The International Organisation of Good Templars

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Just when I think prohibitionists can’t possibly get any scarier, I found out something new to give me the willies. I saw a odd set of letters retweeted by the good nut jobs at Alcohol Justice yesterday; the letters in question were the IOGT. I figured if they were in bed with AJ they would be worth knowing about. I’m not sure how I missed this group. They’re not exactly a secret, despite having all the trapping of a secret society. The IOGT was originally the “International Order of Good Templars,” a temperance organization founded in the 1850s. They eventually changed their name to the International Organisation of Good Templars in the 1970s because they felt Organisation sounded less like a scary secret society than Order. They also dropped the secret rituals and, I assume, got rid of the secret handshake. It didn’t help, and that’s probably why today they just use the initials IOGT.

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An 1868 membership certificate from a chapter in Michigan. Looks harmless enough.

Apparently, it’s “structure [was] modeled on Freemasonry, using similar ritual and regalia. Unlike many, however, it admitted men and women equally, and also made no distinction by race.” Except in the American South, of course, where folks naturally demanded there be separate lodges for black and white members. So you know they were good people. Nothing furthers a stated goal of “liberation of peoples of the world leading to a richer, freer and more rewarding life” by “promot[ing] a lifestyle free of alcohol and other drugs” like continuing racism after the abolishment of slavery.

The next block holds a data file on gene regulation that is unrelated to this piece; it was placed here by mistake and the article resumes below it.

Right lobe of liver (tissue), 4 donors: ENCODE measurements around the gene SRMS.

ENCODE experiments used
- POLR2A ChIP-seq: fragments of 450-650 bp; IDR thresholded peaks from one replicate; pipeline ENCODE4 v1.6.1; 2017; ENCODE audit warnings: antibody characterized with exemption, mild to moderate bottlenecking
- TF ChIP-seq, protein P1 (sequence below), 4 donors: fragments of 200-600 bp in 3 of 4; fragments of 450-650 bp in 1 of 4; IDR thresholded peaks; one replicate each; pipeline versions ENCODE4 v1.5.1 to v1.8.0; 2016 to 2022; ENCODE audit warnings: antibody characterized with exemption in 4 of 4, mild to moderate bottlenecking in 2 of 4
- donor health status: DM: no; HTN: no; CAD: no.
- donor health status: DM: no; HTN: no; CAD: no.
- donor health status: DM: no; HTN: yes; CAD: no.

In 1875, after the American Civil War, the American senior body voted to allow separate lodges and Grand Lodges for white and black members, to accommodate the practice of segregation in southern US states. In 1876, Malins and other British members failed in achieving an amendment to stop this, and left to establish a separate international body. In 1887 this and the American body were reconciled into a single IOGT.

Throughout the late 19th century, chapters were formed all over the world and today they’re headquartered in Sweden, where it’s known as the IOGT-NTO, and other hyphenated suffixes are used in the forty nations with a chapter.

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Apparently they’re fine with perpetuating stereotypes of wine for women, beer for men.

Here in America, it’s IOGT-USA, where there are 21 local chapters in only five states. On the plus side, “women were admitted as regular members early in the history of the Good Templars. In 1979, there were 700,000 members internationally, though only 2,000 in the country of the IOGTs origin, the United States.” I didn’t see any more recent membership figures, so who knows how many Good Templars there are now in the 21st century.

They have a somewhat unintentionally comic petition up on a separate website, with the headline “United to Expose the Alcohol Industry.” They go on: “It tears families apart, trashes personal ambition and holds back developing countries. Still, no one has looked deeper into the alcohol industry and demanded that they take responsibility for their actions. It’s time we expose them.” Seriously, “no one has looked deeper into the alcohol industry and demanded that they take responsibility for their actions?” Isn’t that what the IOGT, and all of the other prohibitionist groups have been doing for well over 150 years? But now “it’s time we expose them?” Maybe it’s because their history is rooted in being a secret society, but what exactly is there to expose? What exactly is secret about the global beer industry that hasn’t been written about, endlessly dissected, debated and discussed?